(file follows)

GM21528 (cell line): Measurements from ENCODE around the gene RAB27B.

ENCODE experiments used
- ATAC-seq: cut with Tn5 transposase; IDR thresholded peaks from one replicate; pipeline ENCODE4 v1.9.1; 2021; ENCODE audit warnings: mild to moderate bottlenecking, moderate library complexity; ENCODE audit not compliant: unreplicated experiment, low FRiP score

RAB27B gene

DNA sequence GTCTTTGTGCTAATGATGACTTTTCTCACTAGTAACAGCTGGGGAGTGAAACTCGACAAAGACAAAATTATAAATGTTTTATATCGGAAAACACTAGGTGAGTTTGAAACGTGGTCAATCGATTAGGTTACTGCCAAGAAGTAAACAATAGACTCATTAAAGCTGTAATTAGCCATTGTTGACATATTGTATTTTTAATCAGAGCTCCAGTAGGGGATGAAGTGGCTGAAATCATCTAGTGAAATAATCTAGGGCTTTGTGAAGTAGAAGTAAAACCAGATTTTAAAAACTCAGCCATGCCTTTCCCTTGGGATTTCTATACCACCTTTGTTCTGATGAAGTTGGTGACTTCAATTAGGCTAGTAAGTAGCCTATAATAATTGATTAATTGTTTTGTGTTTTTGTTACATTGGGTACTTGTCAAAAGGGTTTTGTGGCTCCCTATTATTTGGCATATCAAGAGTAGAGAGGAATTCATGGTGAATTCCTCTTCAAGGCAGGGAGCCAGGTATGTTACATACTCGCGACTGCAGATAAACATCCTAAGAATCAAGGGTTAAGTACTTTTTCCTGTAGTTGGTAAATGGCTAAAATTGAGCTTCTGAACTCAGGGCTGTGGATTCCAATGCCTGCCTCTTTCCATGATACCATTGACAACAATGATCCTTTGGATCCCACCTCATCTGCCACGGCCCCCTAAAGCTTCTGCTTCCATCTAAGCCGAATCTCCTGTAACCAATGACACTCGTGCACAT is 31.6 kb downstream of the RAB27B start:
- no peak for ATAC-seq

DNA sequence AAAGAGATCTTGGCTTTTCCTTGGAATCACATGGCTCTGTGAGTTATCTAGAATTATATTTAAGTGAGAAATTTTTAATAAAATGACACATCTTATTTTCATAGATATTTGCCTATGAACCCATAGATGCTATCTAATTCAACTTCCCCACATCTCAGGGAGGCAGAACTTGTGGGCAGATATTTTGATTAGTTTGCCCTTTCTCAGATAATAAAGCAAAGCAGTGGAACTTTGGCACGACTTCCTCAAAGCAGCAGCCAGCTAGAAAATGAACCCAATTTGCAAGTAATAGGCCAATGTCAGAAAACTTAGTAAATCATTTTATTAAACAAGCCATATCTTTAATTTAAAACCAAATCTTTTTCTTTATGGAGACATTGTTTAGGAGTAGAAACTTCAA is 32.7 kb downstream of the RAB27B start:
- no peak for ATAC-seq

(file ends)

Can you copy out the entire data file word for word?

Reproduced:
GM21528 (cell line): Measurements from ENCODE around the gene RAB27B.

ENCODE experiments used
- ATAC-seq: cut with Tn5 transposase; IDR thresholded peaks from one replicate; pipeline ENCODE4 v1.9.1; 2021; ENCODE audit warnings: mild to moderate bottlenecking, moderate library complexity; ENCODE audit not compliant: unreplicated experiment, low FRiP score

RAB27B gene

DNA sequence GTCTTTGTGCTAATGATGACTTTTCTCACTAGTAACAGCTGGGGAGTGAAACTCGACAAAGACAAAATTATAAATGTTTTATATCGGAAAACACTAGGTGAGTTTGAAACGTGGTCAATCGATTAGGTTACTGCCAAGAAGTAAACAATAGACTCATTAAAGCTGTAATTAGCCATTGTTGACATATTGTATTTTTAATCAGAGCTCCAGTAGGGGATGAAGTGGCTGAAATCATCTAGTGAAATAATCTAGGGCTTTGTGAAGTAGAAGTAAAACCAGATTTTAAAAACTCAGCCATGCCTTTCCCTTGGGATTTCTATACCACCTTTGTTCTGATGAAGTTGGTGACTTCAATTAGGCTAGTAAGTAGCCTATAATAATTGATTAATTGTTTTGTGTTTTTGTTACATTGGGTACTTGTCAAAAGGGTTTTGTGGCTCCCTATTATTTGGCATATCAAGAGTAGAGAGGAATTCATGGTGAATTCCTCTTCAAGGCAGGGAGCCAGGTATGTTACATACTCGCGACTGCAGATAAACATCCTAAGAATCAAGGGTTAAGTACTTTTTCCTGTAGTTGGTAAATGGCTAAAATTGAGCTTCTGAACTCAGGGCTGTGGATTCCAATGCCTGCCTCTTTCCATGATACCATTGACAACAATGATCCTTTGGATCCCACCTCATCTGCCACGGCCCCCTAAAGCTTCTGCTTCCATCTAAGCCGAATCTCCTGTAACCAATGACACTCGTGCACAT is 31.6 kb downstream of the RAB27B start:
- no peak for ATAC-seq

DNA sequence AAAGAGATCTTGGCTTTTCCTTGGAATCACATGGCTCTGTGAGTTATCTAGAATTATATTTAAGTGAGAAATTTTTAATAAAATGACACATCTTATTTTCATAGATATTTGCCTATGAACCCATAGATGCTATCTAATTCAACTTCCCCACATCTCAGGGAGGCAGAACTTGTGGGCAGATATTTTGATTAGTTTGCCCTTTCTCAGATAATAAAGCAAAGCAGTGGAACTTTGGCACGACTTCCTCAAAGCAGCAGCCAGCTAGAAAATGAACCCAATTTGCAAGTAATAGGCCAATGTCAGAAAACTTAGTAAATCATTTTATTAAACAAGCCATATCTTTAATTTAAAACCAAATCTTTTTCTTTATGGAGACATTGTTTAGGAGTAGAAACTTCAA is 32.7 kb downstream of the RAB27B start:
- no peak for ATAC-seq